Newhouse. June Kernick has given the Group a copy of her booklet "The Mystery of Newhouse". This is a good example of what can be done by anyone who is prepared to write up a pocket history of their research of a subject. Her draft copy was one page of A4 and as she accumulated more information from other people and sources she added to it producing this attractive booklet.

Map drawer still not secured.

No news from Time Watch.

New edition of Devon Historian was put into circulation.

It was reported that Chris Chapman, Photographer of Throwleigh, will be guest speaker at the March meeting.

It was also reported that Len Copley would address our 7th July meeting on the subject "Tinners and Warreners" and on Saturday 10th July he would lead a guided walk around TrowlesworthyWarren and adjoining tin works. Meet at Cadover Bridge at 12.00 noon. The Secretary reported that the 1999 and 2000 programmes were now completed. Copies of the programmes will soon be made available.

Beating the Bounds: Mementoes for the occasion were still being pursued, Bigbury Mint produce some excellent items but they may prove to be too expensive. Peter Hirst felt that there may well be a way of reducing the costs, he would look into that. Local sports trophy shops will also be explored. Jim Churchward showed the meeting two very satisfactory types of medallions that had been issued on two "Beatings of Bounds" that he had attended, (Ilsington and Kingsteignton) Jim would find out details and costs and report back, Mark Hutchins offered to contact a firm that supplies sport medals and he too would report back. Dartmoor Trust would consider a grant if full details were made available to them.

Geoffrey Bamsey's folio of Aerial Photographs is being circulated around the Group. Peter Rennells and Anthony Beard had been to the Devon County Council Archaeological Department and had met with Frances Griffiths and Bill Homer and discussed ground markings evident in some of the photographs. In Great Close, at the bottom of Southcombe Lane, two circular marks could be seen, and it was decided that this should be marked on their list of Ancient Monuments. The large white oval marking in the field north of the village (part Glebe Farm) has caused some considerable interest and a letter and photocopy enlargement from Mrs. Winifred French, wife of the late Hermon French of Watergate, appears to show an entrance to the compound and the remains of four rectangular buildings. These were evident again in the dry summer of 1976 as Mrs. French states in her letter that this could be clearly seen from the top of Widecombe Hill then. Peter stated that there is considerable material to be examined in the records office and several photocopies were brought back by Peter and Anthony for our use. There was a willingness by the archaeologists to exchange ideas and interpretations, this was rewarding to find out. Recently there had been a problem with getting FREE access to the D.R.O. this has now been resolved, but members are advised to get a certificate from the secretary to make access more easily obtained.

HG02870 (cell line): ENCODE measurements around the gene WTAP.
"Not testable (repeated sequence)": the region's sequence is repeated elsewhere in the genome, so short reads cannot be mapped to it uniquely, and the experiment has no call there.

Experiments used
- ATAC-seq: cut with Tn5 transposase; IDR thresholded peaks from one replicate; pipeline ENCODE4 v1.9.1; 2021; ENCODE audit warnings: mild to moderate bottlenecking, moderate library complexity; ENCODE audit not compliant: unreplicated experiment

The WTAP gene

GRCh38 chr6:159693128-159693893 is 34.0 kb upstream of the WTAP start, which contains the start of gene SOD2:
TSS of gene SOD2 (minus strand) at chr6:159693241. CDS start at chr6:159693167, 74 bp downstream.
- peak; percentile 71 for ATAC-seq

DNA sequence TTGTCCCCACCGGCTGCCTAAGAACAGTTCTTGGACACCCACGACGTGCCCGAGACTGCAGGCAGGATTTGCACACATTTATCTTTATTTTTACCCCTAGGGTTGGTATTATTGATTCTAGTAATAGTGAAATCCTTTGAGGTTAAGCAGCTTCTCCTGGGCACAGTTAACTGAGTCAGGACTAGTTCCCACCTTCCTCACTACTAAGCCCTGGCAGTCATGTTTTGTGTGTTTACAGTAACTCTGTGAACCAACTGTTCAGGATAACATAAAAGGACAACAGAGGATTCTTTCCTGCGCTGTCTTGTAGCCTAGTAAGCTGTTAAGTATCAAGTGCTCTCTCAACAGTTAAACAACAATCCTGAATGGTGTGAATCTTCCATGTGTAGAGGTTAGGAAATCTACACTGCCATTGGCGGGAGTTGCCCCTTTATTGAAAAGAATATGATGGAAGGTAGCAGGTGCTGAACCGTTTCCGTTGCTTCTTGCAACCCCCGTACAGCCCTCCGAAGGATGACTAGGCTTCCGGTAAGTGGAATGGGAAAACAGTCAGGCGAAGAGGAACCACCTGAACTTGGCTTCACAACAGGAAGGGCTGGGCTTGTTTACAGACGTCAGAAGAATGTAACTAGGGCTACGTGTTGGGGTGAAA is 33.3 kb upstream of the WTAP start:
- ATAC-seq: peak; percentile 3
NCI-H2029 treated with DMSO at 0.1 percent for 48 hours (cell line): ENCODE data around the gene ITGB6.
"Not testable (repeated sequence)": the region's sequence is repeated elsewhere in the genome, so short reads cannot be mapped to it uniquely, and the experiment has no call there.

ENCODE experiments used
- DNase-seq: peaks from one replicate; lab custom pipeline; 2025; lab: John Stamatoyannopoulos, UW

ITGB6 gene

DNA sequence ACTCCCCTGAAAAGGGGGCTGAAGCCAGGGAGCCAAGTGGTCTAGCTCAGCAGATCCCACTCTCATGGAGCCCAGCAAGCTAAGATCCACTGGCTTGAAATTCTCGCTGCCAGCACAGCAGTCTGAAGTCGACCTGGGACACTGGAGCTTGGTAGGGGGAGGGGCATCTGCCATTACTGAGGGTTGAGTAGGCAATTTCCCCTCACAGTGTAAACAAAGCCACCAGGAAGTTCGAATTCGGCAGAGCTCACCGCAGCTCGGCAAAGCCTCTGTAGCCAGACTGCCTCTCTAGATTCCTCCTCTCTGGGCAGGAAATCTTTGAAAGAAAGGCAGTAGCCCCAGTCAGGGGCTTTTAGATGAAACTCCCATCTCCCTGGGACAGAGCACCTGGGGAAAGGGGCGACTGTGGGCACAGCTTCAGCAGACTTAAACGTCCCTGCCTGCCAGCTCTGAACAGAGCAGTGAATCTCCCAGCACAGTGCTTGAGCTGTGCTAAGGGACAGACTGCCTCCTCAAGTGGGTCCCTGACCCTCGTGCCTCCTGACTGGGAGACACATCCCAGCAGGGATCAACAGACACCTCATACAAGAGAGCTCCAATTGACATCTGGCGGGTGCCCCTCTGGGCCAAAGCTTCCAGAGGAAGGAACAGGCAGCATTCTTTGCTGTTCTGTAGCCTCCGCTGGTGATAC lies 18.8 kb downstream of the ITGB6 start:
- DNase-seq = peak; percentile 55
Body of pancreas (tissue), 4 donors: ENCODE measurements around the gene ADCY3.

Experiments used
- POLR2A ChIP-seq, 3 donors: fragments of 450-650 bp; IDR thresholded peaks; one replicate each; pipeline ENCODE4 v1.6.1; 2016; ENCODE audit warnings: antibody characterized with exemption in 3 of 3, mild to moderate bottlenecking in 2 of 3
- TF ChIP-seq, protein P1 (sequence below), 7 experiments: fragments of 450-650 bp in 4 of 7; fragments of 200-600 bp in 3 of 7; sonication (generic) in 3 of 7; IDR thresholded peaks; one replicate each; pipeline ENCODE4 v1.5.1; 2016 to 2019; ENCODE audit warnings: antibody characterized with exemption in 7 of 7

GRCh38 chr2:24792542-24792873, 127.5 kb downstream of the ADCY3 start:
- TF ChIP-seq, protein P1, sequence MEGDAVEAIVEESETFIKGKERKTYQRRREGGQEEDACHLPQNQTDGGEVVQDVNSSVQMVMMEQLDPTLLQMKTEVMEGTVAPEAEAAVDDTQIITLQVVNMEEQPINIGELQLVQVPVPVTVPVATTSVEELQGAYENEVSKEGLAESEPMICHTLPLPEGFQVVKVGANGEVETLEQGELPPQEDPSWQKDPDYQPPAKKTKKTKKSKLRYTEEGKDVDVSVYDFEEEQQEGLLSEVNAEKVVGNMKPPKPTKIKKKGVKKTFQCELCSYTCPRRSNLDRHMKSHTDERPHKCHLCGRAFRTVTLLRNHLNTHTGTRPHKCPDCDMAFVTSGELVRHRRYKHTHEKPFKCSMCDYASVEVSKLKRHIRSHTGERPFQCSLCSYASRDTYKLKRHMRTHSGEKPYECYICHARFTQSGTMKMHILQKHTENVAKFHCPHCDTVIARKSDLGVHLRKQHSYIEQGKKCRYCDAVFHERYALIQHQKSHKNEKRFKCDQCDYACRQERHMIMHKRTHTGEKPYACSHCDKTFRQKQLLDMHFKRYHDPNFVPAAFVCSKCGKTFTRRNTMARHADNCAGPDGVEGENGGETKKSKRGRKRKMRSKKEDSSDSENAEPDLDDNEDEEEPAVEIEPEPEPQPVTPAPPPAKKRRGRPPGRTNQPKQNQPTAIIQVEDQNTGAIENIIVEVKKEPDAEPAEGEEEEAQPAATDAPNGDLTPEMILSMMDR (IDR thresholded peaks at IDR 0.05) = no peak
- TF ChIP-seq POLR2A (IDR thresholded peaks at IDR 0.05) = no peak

Geoffrey expressed the hope that everyone who inspects the photographs makes a note on a piece of paper and adds to the folio any unusual item they may notice or any queries they may have.

Peter Rennells has produced volume 2 of our newsletter May 1998 - October 1998.

A vote of thanks to him and Barbara Mayhead who had typed up the copy was recorded. The local school had done the photocopying for us and it agreed that we should donate £5.00 to their funds in thanks.

Refreshment teams:- March Roy and Pauline Barnes

April Mary Pascoe and Wendy Beard.

May Nora Lamb and Sharron Hutchins.

The letter from the TSW/ Westward film archives stating a desire to present a film show in the area on local people and events has been passed on to the Memorial Hall Committee to organise, as they belong to an organisation that entitles them to special rates on the hiring of the films and equipment. The majority of the group expressed the intention of supporting the event when it is arranged.